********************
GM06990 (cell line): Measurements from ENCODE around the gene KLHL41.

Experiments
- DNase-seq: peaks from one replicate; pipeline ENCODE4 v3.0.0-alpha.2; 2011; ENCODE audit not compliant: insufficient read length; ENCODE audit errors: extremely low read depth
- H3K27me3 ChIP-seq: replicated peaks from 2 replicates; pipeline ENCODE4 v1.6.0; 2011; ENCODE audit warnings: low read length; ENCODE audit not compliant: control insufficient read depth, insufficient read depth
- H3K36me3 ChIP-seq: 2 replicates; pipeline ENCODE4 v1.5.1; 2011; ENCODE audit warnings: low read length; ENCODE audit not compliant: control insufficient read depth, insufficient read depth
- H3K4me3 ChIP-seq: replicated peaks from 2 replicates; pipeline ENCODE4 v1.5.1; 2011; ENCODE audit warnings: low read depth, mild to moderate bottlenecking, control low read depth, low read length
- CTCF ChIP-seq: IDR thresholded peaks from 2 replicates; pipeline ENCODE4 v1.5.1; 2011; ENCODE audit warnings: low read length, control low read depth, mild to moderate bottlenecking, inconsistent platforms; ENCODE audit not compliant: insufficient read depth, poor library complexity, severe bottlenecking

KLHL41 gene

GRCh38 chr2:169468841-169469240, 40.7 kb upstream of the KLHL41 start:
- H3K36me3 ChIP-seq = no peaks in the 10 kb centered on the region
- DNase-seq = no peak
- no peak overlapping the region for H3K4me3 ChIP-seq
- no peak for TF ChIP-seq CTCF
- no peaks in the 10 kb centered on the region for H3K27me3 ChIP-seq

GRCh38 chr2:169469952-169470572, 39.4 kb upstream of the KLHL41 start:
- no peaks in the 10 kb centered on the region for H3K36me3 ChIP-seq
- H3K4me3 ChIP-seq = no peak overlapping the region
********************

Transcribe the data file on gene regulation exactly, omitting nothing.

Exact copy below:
GM06990 (cell line): Measurements from ENCODE around the gene KLHL41.

Experiments
- DNase-seq: peaks from one replicate; pipeline ENCODE4 v3.0.0-alpha.2; 2011; ENCODE audit not compliant: insufficient read length; ENCODE audit errors: extremely low read depth
- H3K27me3 ChIP-seq: replicated peaks from 2 replicates; pipeline ENCODE4 v1.6.0; 2011; ENCODE audit warnings: low read length; ENCODE audit not compliant: control insufficient read depth, insufficient read depth
- H3K36me3 ChIP-seq: 2 replicates; pipeline ENCODE4 v1.5.1; 2011; ENCODE audit warnings: low read length; ENCODE audit not compliant: control insufficient read depth, insufficient read depth
- H3K4me3 ChIP-seq: replicated peaks from 2 replicates; pipeline ENCODE4 v1.5.1; 2011; ENCODE audit warnings: low read depth, mild to moderate bottlenecking, control low read depth, low read length
- CTCF ChIP-seq: IDR thresholded peaks from 2 replicates; pipeline ENCODE4 v1.5.1; 2011; ENCODE audit warnings: low read length, control low read depth, mild to moderate bottlenecking, inconsistent platforms; ENCODE audit not compliant: insufficient read depth, poor library complexity, severe bottlenecking

KLHL41 gene

GRCh38 chr2:169468841-169469240, 40.7 kb upstream of the KLHL41 start:
- H3K36me3 ChIP-seq = no peaks in the 10 kb centered on the region
- DNase-seq = no peak
- no peak overlapping the region for H3K4me3 ChIP-seq
- no peak for TF ChIP-seq CTCF
- no peaks in the 10 kb centered on the region for H3K27me3 ChIP-seq

GRCh38 chr2:169469952-169470572, 39.4 kb upstream of the KLHL41 start:
- no peaks in the 10 kb centered on the region for H3K36me3 ChIP-seq
- H3K4me3 ChIP-seq = no peak overlapping the region